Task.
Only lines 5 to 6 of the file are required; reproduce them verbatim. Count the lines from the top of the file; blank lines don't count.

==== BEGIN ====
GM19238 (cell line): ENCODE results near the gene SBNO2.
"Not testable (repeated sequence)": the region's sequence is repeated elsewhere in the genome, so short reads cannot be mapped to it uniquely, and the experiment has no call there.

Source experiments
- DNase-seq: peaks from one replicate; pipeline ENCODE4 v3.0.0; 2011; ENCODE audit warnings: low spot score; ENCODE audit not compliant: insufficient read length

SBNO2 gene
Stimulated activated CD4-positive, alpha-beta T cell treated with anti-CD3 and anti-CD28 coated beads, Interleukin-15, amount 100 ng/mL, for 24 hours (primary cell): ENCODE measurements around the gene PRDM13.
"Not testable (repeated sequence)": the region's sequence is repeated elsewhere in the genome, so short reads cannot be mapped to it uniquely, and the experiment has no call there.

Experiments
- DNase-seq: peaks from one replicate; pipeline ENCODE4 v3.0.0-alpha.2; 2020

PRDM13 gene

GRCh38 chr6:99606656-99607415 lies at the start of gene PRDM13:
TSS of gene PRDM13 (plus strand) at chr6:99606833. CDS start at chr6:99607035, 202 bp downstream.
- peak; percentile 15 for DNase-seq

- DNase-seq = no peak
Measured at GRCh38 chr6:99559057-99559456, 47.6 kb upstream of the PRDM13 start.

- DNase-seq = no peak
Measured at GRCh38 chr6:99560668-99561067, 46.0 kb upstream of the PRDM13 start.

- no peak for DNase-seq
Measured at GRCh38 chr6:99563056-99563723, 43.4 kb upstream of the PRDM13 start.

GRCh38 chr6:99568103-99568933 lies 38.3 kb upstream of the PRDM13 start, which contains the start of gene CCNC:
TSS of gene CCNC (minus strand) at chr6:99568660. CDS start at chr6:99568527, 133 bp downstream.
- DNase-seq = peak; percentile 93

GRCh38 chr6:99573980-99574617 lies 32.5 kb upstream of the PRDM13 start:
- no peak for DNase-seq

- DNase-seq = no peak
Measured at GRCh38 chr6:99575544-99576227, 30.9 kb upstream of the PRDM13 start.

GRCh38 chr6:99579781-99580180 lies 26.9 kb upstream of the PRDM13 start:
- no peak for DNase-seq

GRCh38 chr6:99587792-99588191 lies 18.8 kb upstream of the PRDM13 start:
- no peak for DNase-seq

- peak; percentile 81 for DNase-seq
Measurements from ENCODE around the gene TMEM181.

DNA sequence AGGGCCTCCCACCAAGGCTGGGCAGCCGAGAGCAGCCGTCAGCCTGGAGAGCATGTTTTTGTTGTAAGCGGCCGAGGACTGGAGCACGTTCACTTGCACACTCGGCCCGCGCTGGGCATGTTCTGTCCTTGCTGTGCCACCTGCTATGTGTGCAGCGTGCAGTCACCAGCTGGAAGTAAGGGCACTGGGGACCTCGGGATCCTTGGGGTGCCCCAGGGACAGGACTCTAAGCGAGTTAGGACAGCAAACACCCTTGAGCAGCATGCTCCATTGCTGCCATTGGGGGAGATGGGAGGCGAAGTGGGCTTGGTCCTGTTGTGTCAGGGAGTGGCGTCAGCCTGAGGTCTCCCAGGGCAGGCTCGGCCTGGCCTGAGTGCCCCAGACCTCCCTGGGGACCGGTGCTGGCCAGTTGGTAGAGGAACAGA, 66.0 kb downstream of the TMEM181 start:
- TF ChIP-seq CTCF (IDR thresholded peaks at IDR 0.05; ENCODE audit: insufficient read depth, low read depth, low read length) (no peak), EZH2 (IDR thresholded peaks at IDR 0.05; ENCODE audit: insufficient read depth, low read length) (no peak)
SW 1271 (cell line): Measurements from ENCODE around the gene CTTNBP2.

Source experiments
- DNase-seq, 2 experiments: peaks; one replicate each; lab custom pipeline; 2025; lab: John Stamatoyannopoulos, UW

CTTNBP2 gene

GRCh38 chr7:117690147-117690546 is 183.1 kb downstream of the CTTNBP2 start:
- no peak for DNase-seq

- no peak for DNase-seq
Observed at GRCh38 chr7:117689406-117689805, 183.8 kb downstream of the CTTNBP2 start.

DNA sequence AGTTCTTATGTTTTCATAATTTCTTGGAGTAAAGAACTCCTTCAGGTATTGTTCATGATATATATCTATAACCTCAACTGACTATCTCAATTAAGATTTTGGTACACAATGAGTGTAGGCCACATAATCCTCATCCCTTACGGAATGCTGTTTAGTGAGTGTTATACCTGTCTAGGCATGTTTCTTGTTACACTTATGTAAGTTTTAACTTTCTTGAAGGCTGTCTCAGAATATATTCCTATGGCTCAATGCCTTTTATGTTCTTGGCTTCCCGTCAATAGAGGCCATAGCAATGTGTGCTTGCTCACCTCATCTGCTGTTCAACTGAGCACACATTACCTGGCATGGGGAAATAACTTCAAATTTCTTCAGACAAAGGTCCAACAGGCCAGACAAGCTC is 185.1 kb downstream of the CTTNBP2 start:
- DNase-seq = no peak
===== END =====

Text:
SBNO2 gene
Stimulated activated CD4-positive, alpha-beta T cell treated with anti-CD3 and anti-CD28 coated beads, Interleukin-15, amount 100 ng/mL, for 24 hours (primary cell): ENCODE measurements around the gene PRDM13.